directly to the large fixed board of the reservoir. There is no "edge"
of a board or box to hinge one side of the bellows to. The fixed
edge of the bellows must be lapped flat to this surface.
1) When removing the old bellows, tear off as much of the old leather as possible. Them wash off the remaining scraps of leather and glue with a wet rag. It takes a while for the glue to soften, but after 20 minutes, the whole mess wipes away. Doing it this way, the old, darkened wood beyond the glued edge keeps its original appearance, rather than being marred by sanding or scraping. The original glue lines show up clearly as lighter strips, and can easily be followed in the new work.
2) Make new ribs, using the old ones as a pattern. The old 'binder's
board' or 'cornboard' may look OK, but it tends to split or delaminate,
and spoil the job. A good source for 'binder's board' are old PVC
covered notebooks or catalogs. Slit the PVC covers, and new squares
of binder's board pop out.
3) The old hinge strips were made of russet skivers, like pouch leather, but thicker. A good modern substitute is tan garment suede. It is important that the leather be unfinished on both sides, since both sides have to be able to be glued. Modern shiny leather has a wax or polymer finish on the shiny side, that resists hot glue.
4) The gussets, and the triangular pieces covering the hinge ends, should be real white sheepskin 'gusset leather'. Expensive but worth it. In order to fit properly, especially at the bottom-front corners, the bottom and the center of the edges of the gusset strip must be stretched to add width to these points. Real gusset leather can be stretched by gently but repeatedly tugging the area with the fingers, without tearing.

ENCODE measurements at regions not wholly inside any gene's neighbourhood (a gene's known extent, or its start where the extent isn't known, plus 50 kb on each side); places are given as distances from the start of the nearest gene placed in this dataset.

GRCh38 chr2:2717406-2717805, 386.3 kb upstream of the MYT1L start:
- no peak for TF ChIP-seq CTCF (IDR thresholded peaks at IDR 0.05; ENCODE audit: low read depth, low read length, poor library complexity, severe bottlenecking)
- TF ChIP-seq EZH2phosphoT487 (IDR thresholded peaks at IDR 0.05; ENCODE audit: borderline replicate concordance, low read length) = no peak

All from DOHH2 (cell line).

5) Define the area on the main board to be glued, with masking tape.
Make the strips on the edges of the ribs wider than the final dimension.
After the whole thing has dried, cut along the inner edge of the masking
tape with a snap-knife and straight-edge. The masking tape, along
with any excess leather and glue, will peel off, leaving a very neat job.
6) When gluing the lower hinge strips to the board (with them laying flat), some glue may seep under the lower rib, and stick it closed, to the board. After each set of ribs has been attached and had time for the glue to gel, open the bellows. This will break loose this attachment; then throw in some talcum powder through the gusset gap, to 'kill' any remaining glue that may be inside the bellows.
If you plan the work, you can move 'around' the bellows, doing each step four times. By the time you get around to the first place again, the glue from the previous step has jelled strong enough to allow you to do the next step without interruption.
This seems complicated, but it goes fast, once you 'get the hang of it'. In my opinion, making a neat looking gusseted bellows is absolutely the most fun part of rebuilding.
Sun, 28 Nov 1999 14:05:56 -0500